Why them and not me?

 

I think every cancer patient asks why at some point? I know I did. Why did I get sick? Why did I get colorectal cancer under 50? Why me? I quickly realized there are no answers to those questions and stopped asking. But why has been creeping back into my mind a lot recently. This time the question is different. It isn’t about me and at the same time it is. I want to know why so many of my friends are gone, and I am still here.

I am a long-term survivor and active in the colorectal cancer community. I made it past the five-year mark with active disease, and I have met some incredible people as a result. I am so fortunate, and I know it. But at the same time, I feel so very guilty. I get more time with my husband and daughters. I get to make more memories with them. I simply get more. Too many of the dear friends I’ve made along the way do not. Their tomorrows on this Earth have stopped, and mine have not.

Why them? Why did this disease take them? Why am I alive and they are not? They have husbands or wives to grow old with. They have boo boos to kiss and lullabies to sing. They have candles on cakes and wishes to make. They have graduations to see. They have weddings to plan. They have adventures to seek. They were robbed of their futures! I want to scream at the injustice of it all! Why do I get these moments and they don’t?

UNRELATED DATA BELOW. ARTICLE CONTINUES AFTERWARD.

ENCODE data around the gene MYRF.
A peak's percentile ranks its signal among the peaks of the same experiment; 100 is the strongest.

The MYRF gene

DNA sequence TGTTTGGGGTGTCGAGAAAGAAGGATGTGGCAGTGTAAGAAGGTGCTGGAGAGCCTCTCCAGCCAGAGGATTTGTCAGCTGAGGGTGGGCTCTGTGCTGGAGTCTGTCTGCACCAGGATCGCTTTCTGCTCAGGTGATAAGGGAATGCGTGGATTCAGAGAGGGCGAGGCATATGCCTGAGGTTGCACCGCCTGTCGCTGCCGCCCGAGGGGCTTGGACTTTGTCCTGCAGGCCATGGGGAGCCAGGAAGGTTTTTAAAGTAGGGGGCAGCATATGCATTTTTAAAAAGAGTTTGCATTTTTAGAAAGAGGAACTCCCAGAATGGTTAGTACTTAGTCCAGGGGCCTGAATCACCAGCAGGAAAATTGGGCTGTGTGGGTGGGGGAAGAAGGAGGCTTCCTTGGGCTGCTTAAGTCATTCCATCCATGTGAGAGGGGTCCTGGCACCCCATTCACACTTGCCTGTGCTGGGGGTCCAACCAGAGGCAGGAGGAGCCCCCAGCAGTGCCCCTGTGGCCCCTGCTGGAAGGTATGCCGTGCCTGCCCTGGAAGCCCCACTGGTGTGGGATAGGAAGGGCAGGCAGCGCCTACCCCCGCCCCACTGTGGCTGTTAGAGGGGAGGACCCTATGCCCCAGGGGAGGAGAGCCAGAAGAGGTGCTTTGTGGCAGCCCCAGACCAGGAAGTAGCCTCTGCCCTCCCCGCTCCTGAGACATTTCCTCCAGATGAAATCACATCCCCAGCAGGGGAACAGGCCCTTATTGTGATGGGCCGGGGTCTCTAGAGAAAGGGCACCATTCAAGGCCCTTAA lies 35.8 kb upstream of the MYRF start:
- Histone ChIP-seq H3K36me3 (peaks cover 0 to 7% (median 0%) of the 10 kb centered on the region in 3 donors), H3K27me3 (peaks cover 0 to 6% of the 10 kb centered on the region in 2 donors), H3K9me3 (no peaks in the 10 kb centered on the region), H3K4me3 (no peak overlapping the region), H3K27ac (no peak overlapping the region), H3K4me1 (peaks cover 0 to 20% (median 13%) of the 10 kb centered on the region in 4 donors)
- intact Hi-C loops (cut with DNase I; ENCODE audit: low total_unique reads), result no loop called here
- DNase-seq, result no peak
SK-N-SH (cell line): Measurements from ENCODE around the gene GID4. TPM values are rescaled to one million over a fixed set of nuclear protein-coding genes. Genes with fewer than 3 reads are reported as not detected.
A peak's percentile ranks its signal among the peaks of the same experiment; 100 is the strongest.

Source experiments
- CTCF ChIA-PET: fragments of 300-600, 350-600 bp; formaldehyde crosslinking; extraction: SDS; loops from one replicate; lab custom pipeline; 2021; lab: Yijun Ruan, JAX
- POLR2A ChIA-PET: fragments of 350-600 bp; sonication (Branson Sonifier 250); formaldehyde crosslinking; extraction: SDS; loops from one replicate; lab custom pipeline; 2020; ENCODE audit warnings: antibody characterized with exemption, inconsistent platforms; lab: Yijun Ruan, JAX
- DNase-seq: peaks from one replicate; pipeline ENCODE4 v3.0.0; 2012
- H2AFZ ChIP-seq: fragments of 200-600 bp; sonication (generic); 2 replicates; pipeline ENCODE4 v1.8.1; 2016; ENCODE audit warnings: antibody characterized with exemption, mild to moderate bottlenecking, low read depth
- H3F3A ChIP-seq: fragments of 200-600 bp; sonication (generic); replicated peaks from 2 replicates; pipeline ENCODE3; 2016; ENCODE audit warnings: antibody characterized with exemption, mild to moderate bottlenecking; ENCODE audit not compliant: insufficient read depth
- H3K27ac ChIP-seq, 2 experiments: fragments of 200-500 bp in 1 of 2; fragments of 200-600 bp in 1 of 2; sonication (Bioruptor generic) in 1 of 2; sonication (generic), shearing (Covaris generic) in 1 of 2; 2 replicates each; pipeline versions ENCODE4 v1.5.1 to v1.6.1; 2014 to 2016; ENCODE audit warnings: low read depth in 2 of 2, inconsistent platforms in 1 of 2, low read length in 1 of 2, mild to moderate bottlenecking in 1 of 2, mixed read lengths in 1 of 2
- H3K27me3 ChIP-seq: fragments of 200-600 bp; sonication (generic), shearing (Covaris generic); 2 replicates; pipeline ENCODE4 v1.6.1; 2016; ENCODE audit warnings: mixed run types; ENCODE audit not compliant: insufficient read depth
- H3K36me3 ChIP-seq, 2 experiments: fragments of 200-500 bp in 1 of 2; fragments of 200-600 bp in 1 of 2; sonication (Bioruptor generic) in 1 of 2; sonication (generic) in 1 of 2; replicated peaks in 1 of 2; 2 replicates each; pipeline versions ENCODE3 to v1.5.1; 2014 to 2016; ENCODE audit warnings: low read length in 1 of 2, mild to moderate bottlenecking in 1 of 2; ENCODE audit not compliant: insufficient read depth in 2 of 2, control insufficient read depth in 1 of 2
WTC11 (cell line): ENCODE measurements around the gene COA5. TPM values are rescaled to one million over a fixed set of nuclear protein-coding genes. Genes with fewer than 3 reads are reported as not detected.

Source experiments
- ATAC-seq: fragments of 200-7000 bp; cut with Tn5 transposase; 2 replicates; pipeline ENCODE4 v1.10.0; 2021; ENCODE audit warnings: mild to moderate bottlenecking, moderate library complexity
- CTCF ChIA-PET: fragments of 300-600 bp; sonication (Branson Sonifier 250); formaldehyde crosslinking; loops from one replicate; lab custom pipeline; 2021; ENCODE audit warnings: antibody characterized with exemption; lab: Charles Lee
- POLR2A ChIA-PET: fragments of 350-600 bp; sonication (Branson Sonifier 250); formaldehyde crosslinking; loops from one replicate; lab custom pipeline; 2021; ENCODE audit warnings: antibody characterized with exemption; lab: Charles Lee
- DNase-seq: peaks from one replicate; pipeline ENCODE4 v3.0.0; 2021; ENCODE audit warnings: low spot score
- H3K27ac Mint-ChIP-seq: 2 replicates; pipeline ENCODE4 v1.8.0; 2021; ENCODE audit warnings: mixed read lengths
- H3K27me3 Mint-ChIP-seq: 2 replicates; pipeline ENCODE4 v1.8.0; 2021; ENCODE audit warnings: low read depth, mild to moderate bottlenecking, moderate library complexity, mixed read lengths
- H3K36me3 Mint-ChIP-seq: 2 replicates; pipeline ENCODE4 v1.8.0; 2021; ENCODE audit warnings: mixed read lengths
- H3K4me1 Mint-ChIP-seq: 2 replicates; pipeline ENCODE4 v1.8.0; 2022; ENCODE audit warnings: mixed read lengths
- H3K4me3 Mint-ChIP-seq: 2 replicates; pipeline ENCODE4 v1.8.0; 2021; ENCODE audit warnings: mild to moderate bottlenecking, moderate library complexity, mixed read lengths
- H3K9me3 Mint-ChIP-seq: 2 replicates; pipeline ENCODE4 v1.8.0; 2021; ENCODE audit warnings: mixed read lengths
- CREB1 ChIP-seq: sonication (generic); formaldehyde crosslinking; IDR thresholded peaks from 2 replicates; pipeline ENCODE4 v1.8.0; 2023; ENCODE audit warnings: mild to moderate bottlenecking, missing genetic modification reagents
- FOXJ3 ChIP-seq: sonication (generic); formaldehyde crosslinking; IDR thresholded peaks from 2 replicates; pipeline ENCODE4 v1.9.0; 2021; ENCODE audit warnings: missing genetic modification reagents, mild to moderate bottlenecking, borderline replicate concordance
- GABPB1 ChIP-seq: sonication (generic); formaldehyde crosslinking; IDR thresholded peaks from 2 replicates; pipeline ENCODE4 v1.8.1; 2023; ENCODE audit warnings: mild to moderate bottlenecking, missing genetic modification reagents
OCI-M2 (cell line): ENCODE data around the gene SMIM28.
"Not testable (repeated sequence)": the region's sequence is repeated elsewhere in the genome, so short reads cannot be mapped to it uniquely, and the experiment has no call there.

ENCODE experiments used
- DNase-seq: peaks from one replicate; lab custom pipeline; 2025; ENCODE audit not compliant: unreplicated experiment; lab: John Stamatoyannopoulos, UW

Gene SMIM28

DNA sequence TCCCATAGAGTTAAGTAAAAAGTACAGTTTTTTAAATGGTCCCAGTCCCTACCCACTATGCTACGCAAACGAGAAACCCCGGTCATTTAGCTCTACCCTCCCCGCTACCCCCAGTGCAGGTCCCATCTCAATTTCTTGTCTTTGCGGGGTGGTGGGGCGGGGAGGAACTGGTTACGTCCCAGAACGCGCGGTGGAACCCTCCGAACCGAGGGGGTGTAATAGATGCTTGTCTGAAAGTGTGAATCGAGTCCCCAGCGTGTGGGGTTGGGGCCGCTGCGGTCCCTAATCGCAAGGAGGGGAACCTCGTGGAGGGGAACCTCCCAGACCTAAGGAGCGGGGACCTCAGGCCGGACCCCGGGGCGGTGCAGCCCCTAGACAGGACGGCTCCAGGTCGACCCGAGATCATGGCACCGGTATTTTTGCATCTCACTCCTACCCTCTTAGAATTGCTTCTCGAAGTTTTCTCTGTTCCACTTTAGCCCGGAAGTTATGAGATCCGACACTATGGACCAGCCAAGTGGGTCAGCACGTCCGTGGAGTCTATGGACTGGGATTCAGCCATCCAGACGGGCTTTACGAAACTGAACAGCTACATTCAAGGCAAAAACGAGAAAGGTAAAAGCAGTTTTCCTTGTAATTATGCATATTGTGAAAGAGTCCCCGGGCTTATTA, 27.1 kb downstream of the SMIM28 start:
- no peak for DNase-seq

The guilt sets in, and I feel like I don’t deserve more time if my friends can’t have it too. I know for a fact I am not alone in this. I’ve had conversations with other survivors who feel the same way. Cancer is so arbitrary in who it takes and who it spares. I am not special. It is not more important for me to be here than the countless friends I’ve lost.

It is so easy to let that guilt overwhelm me, but then I think about what my friends would say to me if they were here. After figuratively kicking me in the butt, they would tell me to stop it. Stop questioning why I have life and get busy living it. I also think about what I would want to tell my friends if the roles were reversed.

I would tell them to hug their babies and give extra kisses. Dance in the kitchen with their spouses to their favorite songs. Sing bad karaoke at the top of their lungs. I want them to share their stories and hearts, so maybe someone else is saved from cancer. I would remind them to continue filling their days with joy, laughter, and love. And lastly, I would tell them to let go of their guilt and know they all deserve life even if mine is cut short. Because the best way to honor my memory is to go on since I cannot and spread hope for others along the way.

 

Diana Sloan is a 2018 “On the Rise” magazine featured survivor, wife, mother, and Stage IV colorectal cancer patient.